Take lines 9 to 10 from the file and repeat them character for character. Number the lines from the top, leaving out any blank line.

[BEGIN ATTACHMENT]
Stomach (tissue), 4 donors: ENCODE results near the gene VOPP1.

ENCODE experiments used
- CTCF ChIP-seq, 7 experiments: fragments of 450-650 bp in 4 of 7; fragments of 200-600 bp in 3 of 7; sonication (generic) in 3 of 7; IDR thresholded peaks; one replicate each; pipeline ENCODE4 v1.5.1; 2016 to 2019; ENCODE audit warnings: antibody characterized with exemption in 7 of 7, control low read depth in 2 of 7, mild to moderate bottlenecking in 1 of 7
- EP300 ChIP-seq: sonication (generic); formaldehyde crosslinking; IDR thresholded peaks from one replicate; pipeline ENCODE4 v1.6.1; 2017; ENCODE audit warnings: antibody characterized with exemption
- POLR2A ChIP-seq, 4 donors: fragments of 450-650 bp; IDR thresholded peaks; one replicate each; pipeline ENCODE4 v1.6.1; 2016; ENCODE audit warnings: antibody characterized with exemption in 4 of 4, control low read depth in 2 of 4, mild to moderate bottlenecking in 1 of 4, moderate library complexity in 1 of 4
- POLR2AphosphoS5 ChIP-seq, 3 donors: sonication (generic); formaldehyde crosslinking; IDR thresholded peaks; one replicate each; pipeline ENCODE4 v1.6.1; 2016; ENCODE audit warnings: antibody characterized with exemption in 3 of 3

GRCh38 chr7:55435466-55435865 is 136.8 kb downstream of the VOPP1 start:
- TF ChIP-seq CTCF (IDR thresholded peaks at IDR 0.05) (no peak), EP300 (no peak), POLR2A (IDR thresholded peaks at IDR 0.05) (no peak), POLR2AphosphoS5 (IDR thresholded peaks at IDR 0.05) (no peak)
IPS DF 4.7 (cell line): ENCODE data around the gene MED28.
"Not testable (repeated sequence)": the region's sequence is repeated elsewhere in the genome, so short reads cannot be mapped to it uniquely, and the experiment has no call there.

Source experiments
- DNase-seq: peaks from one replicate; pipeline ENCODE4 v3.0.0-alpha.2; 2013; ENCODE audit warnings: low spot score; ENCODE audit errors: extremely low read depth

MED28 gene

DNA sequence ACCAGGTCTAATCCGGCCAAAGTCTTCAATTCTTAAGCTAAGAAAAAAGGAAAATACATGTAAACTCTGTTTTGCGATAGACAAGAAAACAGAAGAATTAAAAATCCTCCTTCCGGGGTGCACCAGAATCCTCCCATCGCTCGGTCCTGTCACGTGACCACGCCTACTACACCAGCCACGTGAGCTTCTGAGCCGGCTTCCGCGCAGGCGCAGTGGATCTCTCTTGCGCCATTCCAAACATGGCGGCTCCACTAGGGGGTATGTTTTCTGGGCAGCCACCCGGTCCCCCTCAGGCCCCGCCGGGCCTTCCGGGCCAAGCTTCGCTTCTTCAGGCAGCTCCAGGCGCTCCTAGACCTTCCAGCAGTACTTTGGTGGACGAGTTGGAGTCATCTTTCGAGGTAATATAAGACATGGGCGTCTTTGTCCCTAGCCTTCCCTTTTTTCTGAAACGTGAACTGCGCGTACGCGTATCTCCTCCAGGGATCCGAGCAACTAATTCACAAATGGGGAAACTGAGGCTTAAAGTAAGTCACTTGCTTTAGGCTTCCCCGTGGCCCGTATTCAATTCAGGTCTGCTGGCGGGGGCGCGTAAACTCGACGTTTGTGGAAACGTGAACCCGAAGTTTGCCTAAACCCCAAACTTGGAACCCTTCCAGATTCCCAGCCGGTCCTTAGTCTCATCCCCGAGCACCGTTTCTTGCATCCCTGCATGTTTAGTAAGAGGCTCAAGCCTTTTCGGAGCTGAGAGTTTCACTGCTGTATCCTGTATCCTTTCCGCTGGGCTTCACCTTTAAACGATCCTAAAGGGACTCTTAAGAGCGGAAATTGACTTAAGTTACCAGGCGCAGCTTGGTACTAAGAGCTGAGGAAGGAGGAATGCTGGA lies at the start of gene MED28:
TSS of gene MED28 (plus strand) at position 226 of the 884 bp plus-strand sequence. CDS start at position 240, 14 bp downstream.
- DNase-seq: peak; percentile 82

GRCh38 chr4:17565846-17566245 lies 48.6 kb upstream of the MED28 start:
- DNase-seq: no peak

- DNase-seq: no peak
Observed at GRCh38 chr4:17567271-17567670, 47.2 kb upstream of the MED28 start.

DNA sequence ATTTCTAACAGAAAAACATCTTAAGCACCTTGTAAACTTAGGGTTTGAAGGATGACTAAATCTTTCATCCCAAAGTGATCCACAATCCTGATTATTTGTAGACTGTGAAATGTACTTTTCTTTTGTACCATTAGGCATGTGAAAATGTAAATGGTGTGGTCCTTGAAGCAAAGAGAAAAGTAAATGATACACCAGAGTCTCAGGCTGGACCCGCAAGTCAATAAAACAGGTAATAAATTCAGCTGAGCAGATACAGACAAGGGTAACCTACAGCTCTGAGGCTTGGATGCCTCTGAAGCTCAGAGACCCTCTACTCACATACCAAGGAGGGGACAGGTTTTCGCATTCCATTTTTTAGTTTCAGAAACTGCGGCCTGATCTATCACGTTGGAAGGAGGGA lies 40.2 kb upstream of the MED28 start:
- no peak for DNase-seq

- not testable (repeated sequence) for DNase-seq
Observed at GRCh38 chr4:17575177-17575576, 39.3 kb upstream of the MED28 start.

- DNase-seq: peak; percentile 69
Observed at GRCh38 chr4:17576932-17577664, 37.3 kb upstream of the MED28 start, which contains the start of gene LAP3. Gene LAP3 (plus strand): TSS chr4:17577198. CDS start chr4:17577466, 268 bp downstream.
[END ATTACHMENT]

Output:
IPS DF 4.7 (cell line): ENCODE data around the gene MED28.
"Not testable (repeated sequence)": the region's sequence is repeated elsewhere in the genome, so short reads cannot be mapped to it uniquely, and the experiment has no call there.